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NAB 2013 Wrap-Up

Flamingos at the Flamingo of course....

Well another year has come and gone at the National Association of Broadcasters and here's some of the things I saw this year. Wasn't able to get around as much since I was working all day Mon / Tues in the Small Tree Booth but still saw some good stuff.

4k, Storage and Data Management

Literally everything was 4k all over the place and we're expected to be shooting and editing in this format as quickly as possible. It's obvious that very few folks in production actually have a handle on how we're all supposed to store and manage all this data. Shooting 4k is easy, figuring a way to safely store that data seems to be anyone's guess. Moving forward, everyone should FIRST be considering their infrastructure and especially their storage and archive solutions.

Small Tree Communications Titanium Z series.

Your main online storage solution, whether it's shared or stand-alone, had better be scaleable. This way you can have enough storage for today and then very easily add more as your needs increase with these larger data sizes. One reason I run the Small Tree Communications storage and their 5, 8 and 16 bay Titanium units were awesome additions this year. All are scaleable both in speed (via 1gig and 10gig ports) along with easy upgrade to add more storage as needed without disrupting the workflow. The portable Titanium 5 is perfect for field productions with up to 20TB (15TB useable in RAID 5) for field shoots to ingest large amounts of data while allowing multiple artists to access and log the material. The 8 and 16 bay Titaniums can be expanded by simply adding another chassis giving you more storage space.

G-Tech EV series

G-Tech was showing off their new EV Lineup that is a clever take on combining a rugged drive and a RAID. Basically small rugged drives that run between 125 and 256 MB/s with USB 3 connections on the units. The units can run stand-alone via USB 3 or inserted into a Thunderbolt chassis. The chassis supports both versions of the drives, this is significant since the faster drive is thicker. The two drives can also run as a RAID even outside of the chassis connected directly via USB 3. Neat concept for managing lots and lots of data in the field and even back at the shop.

AJA Video Systems introduced the Ki Pro Quad with the promise of "manageable 4k." In their presentation at the Media Motion Ball, AJA noted that raw, uncompressed 4k is 48GB/min. Per MINUTE! Using something like the Ki Pro Quad, we can record in ProRes knocking that data rate all the way back down to 9GB/min. So you can record native RAW if you want to for archival purposes or maybe for finishing but also record ProRes (the various flavors thereof) for your primary edit. Or just forego the RAW altogether and go start to finish in ProRes. The system even includes a RAW pass through so you can record ProRes in the Ki Pro and RAW to another recorder and 4k to HD scaling for HD monitoring. By the way, the unit also records in HD and 2k so if you are planning to go 4k in the future, but need a solid state recorder now, you'll be set for your move.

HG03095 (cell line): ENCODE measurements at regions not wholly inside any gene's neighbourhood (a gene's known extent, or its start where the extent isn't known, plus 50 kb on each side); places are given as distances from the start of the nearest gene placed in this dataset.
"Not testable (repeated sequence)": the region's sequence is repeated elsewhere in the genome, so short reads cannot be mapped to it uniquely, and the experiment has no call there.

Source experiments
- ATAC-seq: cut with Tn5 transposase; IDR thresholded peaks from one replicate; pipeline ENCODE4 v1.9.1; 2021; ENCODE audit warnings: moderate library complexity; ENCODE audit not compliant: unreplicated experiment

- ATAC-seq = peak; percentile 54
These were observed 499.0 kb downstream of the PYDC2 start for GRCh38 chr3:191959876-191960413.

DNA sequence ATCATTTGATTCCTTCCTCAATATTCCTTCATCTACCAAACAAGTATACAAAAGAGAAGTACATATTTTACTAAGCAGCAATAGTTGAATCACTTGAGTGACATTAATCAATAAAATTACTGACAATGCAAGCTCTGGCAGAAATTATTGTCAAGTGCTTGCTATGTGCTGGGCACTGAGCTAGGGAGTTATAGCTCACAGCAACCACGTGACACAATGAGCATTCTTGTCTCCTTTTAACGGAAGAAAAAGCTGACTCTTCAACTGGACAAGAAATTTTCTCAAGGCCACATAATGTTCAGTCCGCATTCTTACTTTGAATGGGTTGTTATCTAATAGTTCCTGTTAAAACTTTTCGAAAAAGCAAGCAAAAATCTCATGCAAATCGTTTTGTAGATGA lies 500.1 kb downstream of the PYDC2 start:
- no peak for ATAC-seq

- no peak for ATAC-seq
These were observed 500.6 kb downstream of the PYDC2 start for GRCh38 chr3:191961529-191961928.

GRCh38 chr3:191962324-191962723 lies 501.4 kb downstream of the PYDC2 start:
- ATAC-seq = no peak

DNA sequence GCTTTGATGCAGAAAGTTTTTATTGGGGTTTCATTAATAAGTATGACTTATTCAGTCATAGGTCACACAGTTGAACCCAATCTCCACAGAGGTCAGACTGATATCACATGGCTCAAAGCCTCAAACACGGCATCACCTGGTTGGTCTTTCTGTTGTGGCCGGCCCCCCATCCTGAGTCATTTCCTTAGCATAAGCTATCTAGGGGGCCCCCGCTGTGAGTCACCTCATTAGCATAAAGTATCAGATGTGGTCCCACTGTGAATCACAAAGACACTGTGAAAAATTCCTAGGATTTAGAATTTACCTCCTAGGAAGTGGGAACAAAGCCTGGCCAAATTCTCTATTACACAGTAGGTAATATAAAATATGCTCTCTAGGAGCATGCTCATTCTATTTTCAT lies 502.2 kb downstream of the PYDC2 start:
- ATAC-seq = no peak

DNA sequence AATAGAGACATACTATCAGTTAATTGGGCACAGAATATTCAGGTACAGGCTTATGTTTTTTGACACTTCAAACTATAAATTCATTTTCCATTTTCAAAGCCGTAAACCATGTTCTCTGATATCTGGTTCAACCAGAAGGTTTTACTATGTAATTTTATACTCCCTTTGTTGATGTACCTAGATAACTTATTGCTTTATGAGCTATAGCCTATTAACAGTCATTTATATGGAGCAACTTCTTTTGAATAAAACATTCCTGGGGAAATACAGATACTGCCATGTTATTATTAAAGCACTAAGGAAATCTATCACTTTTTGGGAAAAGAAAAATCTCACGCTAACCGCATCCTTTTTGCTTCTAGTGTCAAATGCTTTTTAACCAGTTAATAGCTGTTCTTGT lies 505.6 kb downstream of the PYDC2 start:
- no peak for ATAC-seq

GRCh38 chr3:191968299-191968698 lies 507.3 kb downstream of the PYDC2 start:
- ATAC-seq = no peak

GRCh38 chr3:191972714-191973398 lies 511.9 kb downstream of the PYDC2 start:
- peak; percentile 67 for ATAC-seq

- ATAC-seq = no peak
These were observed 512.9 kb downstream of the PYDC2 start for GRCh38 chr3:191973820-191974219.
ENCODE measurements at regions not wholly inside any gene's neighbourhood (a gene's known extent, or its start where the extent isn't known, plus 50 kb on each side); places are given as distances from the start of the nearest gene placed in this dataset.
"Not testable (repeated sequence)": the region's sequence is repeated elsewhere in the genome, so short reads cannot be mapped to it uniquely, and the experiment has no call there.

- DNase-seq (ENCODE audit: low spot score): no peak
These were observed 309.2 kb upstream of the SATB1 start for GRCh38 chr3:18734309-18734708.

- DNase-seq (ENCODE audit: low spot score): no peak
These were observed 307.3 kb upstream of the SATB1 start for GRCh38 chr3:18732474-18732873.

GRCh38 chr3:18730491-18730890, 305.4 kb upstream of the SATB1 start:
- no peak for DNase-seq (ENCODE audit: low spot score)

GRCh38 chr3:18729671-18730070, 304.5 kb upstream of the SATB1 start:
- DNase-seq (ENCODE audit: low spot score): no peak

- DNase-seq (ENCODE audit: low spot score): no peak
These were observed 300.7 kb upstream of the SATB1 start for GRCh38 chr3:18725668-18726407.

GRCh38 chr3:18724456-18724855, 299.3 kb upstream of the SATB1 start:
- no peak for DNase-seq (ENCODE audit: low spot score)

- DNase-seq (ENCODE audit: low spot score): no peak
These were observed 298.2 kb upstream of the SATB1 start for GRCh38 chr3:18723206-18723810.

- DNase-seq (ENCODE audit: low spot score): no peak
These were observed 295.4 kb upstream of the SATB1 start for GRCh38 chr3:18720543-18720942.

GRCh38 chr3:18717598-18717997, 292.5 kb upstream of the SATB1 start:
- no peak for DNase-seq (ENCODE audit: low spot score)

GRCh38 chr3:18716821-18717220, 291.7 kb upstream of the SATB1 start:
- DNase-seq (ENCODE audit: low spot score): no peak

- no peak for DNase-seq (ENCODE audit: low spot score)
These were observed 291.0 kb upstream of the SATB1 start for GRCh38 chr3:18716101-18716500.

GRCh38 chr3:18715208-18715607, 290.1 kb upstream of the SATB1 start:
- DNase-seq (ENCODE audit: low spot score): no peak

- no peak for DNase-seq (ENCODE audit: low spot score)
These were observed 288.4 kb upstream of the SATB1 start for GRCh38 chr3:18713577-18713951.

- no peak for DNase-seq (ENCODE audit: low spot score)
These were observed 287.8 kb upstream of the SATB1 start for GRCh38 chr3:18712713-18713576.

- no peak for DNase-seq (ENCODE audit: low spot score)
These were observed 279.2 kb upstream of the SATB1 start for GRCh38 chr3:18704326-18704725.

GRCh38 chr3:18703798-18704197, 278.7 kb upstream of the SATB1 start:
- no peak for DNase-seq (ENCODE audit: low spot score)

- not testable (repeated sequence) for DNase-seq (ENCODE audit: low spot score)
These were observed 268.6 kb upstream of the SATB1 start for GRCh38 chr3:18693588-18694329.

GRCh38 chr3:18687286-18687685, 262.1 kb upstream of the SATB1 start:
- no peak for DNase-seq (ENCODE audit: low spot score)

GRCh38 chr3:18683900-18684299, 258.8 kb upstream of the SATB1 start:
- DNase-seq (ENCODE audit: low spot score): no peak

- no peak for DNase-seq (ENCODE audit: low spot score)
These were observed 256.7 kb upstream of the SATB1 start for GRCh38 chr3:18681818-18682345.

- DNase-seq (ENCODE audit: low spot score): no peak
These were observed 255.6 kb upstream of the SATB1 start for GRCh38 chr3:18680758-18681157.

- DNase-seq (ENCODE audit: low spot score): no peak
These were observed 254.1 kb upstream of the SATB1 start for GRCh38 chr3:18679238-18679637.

Multiple folks recommended I check out Axle Asset Management and I have to say it looks intriguing not only as an asset management tool for projects in progress, but also as a client review tool that might be easier for us to use. Instead of uploading our cuts for clients to review, this tool will allow clients to simply log into our servers to review and leave comments on our cuts. They can also look at any and all projects / raw footage we give them access to. Really sounds intriguing and I'm planning to set up a demo with them in the near future to try it out for real. Again, this is asset management for current projects primarily, it's not made for long term, archive asset management at this time.

Thanks to Richard Harrington I was re-introduced to Drobo and their current concept of "online archive." Essentially keeping as much archived material as we think we need to have easy access to on systems that allow us to edit on directly. The concept is that once a project is finished, we push it off our main online storage system to the Drobo to archive. When a client calls in with a change, revision, whatever, we don't have to push the project back to our main online storage system, we can simply edit directly from the Drobo because they're now fast enough to support editing directly from the boxes. I'm hoping to get a unit in the shop to test out in the near future.

This is where I'll be spending the most time and effort for the next year really working on both our project based online storage and the most cost effective and easily accessible long term archive storage. And of course, a digital asset management system that can help us manage our ever expanding library. We are all going to have to take a serious look at our storage solutions and management as we enter the world of 4k and beyond. More than ever, Post Production professionals are going to be data management professionals.